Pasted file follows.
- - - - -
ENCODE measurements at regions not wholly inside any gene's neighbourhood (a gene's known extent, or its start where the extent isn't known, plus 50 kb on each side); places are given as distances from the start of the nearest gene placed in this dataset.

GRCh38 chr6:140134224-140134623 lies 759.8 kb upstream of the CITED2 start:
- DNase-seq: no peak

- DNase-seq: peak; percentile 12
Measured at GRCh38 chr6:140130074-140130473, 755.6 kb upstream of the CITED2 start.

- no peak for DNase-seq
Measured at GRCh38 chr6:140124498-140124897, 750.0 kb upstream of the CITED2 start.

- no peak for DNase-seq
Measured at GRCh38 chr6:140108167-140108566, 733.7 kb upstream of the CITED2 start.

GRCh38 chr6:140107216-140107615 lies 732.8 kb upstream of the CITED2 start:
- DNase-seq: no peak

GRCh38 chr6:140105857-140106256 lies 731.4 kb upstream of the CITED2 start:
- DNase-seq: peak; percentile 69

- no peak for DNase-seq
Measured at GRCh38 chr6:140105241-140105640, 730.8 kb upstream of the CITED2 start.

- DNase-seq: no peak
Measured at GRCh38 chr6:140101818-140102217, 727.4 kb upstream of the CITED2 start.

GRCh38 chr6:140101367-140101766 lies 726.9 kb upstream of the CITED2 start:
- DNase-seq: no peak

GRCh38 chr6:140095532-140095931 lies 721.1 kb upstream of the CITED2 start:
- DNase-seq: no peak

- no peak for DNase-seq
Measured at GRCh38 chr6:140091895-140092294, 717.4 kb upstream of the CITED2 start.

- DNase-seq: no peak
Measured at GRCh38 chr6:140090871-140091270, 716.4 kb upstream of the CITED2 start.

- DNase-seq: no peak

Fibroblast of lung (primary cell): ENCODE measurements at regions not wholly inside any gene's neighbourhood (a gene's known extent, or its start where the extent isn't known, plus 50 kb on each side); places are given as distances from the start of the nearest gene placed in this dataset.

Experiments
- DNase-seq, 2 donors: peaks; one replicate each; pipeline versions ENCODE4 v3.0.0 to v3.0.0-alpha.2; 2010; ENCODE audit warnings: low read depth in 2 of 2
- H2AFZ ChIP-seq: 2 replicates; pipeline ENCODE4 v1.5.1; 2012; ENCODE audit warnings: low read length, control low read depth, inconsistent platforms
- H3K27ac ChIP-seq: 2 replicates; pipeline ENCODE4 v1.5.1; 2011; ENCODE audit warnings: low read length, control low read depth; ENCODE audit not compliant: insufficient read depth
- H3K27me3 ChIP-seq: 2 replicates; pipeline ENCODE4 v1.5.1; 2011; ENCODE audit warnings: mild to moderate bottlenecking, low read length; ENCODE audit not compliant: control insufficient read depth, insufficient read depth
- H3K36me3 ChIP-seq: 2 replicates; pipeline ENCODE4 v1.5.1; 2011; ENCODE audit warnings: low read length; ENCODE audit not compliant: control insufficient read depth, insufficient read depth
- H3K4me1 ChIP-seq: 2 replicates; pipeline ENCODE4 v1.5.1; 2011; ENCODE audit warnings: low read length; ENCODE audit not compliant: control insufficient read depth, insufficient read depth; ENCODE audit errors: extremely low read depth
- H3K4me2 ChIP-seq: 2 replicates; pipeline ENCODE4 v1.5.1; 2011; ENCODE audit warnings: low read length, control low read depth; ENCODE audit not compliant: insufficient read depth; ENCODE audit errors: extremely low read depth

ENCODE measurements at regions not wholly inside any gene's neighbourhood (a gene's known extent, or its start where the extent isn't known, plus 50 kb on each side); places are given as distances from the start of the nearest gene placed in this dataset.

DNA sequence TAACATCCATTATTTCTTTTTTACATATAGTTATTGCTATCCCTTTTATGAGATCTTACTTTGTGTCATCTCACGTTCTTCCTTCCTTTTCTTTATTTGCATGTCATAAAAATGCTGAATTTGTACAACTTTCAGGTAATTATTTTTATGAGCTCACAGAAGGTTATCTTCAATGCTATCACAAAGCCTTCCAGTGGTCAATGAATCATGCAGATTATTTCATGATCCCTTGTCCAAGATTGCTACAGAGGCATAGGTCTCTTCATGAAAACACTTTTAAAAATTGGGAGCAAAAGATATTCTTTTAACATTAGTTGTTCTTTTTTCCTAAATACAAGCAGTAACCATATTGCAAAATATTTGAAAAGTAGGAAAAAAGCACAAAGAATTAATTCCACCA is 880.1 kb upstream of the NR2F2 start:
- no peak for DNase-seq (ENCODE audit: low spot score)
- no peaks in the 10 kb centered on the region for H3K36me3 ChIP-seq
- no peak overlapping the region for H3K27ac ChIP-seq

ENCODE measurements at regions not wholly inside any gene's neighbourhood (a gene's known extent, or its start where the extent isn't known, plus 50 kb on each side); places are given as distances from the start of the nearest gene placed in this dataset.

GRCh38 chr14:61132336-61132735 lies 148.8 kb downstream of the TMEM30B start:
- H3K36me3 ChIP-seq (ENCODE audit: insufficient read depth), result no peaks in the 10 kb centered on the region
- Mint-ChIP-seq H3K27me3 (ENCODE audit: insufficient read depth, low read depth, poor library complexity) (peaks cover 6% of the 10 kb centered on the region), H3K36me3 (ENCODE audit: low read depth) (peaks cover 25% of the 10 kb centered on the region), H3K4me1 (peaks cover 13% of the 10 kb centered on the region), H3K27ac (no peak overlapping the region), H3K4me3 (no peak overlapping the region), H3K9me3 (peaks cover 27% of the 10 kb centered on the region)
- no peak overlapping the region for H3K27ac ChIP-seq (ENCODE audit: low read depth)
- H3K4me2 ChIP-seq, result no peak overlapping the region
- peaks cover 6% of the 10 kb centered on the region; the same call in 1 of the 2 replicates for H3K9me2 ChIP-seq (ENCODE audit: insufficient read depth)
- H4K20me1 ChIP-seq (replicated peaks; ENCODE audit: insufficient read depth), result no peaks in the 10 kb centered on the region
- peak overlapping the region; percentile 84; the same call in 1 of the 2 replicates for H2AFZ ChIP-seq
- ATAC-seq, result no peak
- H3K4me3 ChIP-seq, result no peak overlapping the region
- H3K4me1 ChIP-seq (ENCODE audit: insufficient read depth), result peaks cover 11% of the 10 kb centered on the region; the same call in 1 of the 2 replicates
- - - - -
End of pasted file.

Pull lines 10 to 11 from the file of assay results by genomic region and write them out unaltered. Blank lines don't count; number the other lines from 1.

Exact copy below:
GRCh38 chr6:140107216-140107615 lies 732.8 kb upstream of the CITED2 start:
- DNase-seq: no peak